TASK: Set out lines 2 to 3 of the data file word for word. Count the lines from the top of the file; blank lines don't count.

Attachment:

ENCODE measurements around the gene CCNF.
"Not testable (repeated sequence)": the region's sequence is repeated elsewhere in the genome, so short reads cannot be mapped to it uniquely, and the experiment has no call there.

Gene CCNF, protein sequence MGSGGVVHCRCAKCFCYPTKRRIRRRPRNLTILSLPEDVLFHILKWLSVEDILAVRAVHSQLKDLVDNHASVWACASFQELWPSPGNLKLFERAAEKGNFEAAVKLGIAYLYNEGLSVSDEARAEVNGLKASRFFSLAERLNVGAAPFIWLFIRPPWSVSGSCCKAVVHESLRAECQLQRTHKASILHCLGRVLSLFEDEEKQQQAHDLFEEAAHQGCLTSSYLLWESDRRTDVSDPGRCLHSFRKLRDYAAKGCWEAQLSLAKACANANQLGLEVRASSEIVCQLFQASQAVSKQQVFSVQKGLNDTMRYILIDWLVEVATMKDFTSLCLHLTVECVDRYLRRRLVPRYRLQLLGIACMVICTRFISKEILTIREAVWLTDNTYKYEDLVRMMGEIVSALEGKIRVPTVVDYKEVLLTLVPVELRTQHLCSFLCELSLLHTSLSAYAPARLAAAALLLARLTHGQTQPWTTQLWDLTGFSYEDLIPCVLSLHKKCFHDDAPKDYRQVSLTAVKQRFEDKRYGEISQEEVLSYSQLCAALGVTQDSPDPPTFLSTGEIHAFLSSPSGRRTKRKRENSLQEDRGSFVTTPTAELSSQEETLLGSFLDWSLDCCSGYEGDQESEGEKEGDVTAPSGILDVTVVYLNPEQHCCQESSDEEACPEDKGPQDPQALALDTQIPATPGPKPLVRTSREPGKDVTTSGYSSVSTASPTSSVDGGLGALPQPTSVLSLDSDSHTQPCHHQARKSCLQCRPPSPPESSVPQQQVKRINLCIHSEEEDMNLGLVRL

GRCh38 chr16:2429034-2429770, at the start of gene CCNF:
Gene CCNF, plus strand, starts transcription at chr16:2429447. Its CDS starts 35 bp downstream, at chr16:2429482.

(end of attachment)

"Not testable (repeated sequence)": the region's sequence is repeated elsewhere in the genome, so short reads cannot be mapped to it uniquely, and the experiment has no call there.

Gene CCNF, protein sequence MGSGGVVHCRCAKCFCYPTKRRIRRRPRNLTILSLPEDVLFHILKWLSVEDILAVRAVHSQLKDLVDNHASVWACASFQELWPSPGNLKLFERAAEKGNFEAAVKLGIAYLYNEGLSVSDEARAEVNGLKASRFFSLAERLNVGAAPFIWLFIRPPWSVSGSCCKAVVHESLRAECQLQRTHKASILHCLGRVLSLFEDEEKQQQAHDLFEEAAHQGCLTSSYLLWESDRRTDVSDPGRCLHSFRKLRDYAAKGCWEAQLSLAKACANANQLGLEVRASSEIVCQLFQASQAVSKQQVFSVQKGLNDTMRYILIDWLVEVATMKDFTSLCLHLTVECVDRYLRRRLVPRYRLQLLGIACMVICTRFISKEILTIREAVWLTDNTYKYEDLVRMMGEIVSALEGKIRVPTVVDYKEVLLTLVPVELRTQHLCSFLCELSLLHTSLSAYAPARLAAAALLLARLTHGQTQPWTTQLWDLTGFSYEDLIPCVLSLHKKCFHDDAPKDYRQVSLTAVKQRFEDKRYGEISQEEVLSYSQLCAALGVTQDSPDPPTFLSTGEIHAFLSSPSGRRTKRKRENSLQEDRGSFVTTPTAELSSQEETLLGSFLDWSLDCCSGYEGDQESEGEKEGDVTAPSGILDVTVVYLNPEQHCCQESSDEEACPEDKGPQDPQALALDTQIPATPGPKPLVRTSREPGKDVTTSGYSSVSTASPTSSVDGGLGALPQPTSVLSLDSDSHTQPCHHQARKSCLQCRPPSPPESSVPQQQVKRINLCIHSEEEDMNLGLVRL